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In and outs of the political campaigns, focusing on Michigan and Lansing, Tim Skubick will report regularly throughout the primary and then general election campaigns.

Friday, March 13, 2009

Talk To Me First

     As a kid you loved surprises, but the kids in the Michigan legislature don't. That's why the governor is taking some heat for proposing changes without consulting key lawmakers first.
    After seven years in this game, for some reason or other, the Granholm administration continues to worship at the alter of secrecy which is counter to the governor's oft mention mantra of "I want to work with you."
    Two recent examples are on the screen.
    For almost two years lawmakers did their due diligence to craft a new energy package which included a new coal-fired plant in Saginaw.  CMS Energy promised thousands of construction jobs and lawmakers though they had a deal.
    Which is why many of them were "shocked" when the governor, out of nowhere, tossed a monkey wrench into the CMS project during her State of the State message last month.
    In effect she slapped a hold on the plant through an executive order as she asked for a review by her Department of Environmental Quality.
    Some of her critics called it a flip-flop.  Democratic House Speaker Andy Dillon refused to pile on pending more chit-chat with the governor.
     Those talks have ended and Dillon concludes, "I'm not in support of the Executive Order" but since she is his governor he quickly adds, "I'm encouraged with the governor's willingness to make it work."
     Asked point blank if the gov should have consulted before she took the unilateral plunge, Dillon diplomatically concludes, "I would have appreciated that."
     The folks who want to save the State Fair20are muttering the same thing.
     Once more, instead of bringing in everyone to problem-solve, the governor used her new budget to announce the proposed shutdown of the 105 year old tradition.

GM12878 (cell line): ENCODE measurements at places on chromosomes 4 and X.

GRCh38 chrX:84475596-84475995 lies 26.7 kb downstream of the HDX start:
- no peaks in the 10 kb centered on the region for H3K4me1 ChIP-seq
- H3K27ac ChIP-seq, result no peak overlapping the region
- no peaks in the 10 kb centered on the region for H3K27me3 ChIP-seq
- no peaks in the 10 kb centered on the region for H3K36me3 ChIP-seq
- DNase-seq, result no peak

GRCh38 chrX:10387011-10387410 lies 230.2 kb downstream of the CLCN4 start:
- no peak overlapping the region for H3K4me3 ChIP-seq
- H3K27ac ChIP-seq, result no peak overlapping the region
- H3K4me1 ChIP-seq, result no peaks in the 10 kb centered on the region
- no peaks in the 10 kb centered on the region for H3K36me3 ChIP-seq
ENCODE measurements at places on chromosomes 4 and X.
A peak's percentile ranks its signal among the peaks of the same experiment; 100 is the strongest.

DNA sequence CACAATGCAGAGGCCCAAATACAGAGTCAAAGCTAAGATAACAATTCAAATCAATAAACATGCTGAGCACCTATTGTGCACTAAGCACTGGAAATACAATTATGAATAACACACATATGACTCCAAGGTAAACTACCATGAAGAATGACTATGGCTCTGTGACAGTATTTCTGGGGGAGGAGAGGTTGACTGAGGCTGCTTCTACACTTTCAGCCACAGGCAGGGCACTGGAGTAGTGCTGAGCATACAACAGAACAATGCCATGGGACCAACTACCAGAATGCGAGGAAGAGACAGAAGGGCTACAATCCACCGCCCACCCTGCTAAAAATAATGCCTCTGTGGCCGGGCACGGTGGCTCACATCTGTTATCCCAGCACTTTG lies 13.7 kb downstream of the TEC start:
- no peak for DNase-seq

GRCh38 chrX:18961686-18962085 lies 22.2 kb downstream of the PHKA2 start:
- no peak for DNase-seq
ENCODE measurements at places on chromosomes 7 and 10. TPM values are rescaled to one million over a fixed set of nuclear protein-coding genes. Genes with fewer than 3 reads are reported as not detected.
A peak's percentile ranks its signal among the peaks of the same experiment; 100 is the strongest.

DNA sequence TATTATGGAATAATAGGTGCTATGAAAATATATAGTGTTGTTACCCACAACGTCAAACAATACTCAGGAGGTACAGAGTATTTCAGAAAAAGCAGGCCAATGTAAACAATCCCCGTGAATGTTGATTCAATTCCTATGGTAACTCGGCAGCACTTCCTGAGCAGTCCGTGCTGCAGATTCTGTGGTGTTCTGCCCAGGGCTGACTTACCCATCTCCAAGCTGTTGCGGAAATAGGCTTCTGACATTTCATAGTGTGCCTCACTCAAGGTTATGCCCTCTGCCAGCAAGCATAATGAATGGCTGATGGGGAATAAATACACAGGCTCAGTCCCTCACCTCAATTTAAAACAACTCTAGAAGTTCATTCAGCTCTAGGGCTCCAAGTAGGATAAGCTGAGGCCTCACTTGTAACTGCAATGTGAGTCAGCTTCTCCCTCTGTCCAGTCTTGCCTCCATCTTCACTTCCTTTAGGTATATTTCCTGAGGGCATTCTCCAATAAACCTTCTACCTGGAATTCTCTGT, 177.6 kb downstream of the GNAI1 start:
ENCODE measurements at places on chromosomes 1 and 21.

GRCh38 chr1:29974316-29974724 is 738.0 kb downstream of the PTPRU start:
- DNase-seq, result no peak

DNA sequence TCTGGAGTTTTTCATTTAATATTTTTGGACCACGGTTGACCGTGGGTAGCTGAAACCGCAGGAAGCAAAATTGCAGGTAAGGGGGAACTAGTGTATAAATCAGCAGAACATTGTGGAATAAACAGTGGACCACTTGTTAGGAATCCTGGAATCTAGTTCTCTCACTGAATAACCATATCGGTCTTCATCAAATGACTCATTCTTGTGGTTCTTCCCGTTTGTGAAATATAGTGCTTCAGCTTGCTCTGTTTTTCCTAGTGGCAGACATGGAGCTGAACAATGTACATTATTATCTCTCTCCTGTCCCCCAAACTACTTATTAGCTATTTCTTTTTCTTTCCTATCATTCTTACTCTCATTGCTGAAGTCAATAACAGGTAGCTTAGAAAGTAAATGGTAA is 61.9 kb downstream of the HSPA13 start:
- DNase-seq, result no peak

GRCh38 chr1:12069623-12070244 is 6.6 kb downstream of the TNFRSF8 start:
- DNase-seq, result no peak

Former fair manger Steve Jenkins, who resigned in protest, wonders why she didn't ask him for suggestions on how to save the fair rather than just broom it without even a courtesy call?
     The chair of the house budget committee wonders the same thing as Rep. George Cushingberry (D-Detroit) tries to undo the governor's unwanted surprise.

2 Comments:

Blogger Hugh McDiarmid Jr. said...

If lawmakers were under the impression that the energy package included a new coal plant, they either did not read the legislation (which has not a hint of that) or were misled by energy utility lobbyists who were playing games. Advocates for energy efficiency and renewable energy said at the time that the legislation would require coal plants to compete equally with other alternatives through integrated resource planning,which is exactly what the governor's directive helps establish.

March 14, 2009 at 2:57 PM 
Anonymous Anne Woiwode, Sierra Club said...

Tim -- Somebody is working hard to mislead you and the public about a fictitious deal allegedly made last year in the electric energy legislation passed by the Legislature. An excellent opinion piece by Martin Kushler of ACEEE who was part of those discussions blew that myth out of the water a while ago -- go to http://www.freep.com/article/20090305/OPINION02/903050339 to see what the real story is.

Consumers Energy is aggressively pursuing a coal plant that will bust the bank for its ratepayers, aggravate local health problems with air pollution, be a mammoth contributor to climate change, and undercut efforts to create good, sustainable green jobs in Michigan linked to renewable energy. Please cover the full story!

March 16, 2009 at 8:51 AM 

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